G.Z. : Once national idioms or scripts are established, it is very difficult to change them. One reason is that they are instituted, but another is that they become embodied in material culture and the landscape, inscribed in music, food, and myriad symbols and practices that render a certain definition of the nation appear real, objective, near and important. I refer to this assemblage of beliefs, symbols and practices, as the national sensorium. What I found during over a decade of research for Resurrecting the Jew, is that Jewishness and Poland’s Jewish past provide specific symbols and practices that make it possible for progressive nationalists to articulate a civic and secular vision of Poland and Polishness. Festivals of Jewish culture, Jewish museums, Jewish restaurants, as well as the opening of Jewish and Holocaust studies programs at Universities and the publication of hundreds of books and articles every year on Polish-Jewish themes expand the Polish national sensorium. These initiatives provide resources to articulate a new narrative of Polish history; one in which multiculturalism, openness and political principles are defining features. A narrative that could potentially make possible to reimagine Polishness, although it is not without problems and blindspots. But we will get to this a bit later in our conversation.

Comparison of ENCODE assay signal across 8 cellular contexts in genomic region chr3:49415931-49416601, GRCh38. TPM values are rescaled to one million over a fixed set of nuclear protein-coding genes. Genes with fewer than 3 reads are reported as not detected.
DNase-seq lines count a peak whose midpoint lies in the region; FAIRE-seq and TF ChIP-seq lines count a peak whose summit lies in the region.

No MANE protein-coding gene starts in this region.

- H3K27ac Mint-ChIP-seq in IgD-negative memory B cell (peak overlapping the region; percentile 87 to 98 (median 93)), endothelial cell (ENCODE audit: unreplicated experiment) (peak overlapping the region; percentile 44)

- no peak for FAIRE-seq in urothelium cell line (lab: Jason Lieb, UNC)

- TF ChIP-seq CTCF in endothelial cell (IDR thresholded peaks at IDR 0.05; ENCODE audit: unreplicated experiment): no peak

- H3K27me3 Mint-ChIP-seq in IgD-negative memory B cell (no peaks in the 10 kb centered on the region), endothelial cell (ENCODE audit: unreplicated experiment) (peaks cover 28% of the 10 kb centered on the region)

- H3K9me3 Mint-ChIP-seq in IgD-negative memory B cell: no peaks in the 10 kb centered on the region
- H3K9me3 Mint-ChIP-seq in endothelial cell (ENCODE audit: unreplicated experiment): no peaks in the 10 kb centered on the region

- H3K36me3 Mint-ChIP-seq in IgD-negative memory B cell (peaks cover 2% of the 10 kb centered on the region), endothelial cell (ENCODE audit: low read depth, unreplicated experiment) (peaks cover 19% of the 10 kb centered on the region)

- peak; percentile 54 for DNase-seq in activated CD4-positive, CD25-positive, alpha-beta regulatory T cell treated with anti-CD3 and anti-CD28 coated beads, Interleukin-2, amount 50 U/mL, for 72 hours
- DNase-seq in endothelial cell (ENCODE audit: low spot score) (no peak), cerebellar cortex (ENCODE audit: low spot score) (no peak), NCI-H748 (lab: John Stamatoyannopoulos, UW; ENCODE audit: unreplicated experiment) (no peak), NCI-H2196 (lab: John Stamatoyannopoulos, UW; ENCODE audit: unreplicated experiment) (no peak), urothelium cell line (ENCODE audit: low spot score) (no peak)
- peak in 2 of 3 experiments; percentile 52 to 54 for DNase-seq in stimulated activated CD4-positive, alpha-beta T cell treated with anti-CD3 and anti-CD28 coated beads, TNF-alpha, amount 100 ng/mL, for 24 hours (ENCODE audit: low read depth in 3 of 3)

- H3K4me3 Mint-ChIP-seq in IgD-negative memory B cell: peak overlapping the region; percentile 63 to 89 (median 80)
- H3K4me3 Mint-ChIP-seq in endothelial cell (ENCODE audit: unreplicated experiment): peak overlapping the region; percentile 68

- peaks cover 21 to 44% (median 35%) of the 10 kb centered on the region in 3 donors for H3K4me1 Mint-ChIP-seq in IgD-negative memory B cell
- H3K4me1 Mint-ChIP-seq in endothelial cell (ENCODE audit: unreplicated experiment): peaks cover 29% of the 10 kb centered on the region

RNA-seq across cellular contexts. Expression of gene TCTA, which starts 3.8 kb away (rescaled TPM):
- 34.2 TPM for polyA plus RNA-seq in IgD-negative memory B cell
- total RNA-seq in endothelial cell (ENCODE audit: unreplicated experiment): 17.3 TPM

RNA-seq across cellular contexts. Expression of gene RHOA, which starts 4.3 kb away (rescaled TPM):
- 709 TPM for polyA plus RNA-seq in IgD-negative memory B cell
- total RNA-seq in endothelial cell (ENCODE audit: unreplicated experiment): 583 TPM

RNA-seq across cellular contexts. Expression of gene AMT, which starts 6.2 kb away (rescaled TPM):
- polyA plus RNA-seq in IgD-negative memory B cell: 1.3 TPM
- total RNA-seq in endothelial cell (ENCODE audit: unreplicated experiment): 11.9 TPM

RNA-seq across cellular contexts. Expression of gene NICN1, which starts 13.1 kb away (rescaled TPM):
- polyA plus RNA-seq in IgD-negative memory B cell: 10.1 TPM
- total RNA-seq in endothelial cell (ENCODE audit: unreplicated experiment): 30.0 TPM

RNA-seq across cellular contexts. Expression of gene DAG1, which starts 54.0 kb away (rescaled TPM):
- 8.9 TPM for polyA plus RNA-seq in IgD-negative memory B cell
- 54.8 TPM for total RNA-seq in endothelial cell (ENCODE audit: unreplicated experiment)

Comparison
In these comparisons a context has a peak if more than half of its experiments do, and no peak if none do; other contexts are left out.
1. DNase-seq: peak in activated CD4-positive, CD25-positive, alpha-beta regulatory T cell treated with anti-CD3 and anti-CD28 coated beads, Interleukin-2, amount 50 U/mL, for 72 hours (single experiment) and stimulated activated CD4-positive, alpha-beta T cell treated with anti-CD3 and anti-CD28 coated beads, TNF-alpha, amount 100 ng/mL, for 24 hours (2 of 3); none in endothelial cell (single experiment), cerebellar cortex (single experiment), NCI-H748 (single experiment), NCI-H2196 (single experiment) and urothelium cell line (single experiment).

E.W. : Let’s go back to your last book. What are the initiatives related to Jewish history and culture that you identify and analyze? Can we draw up a typology?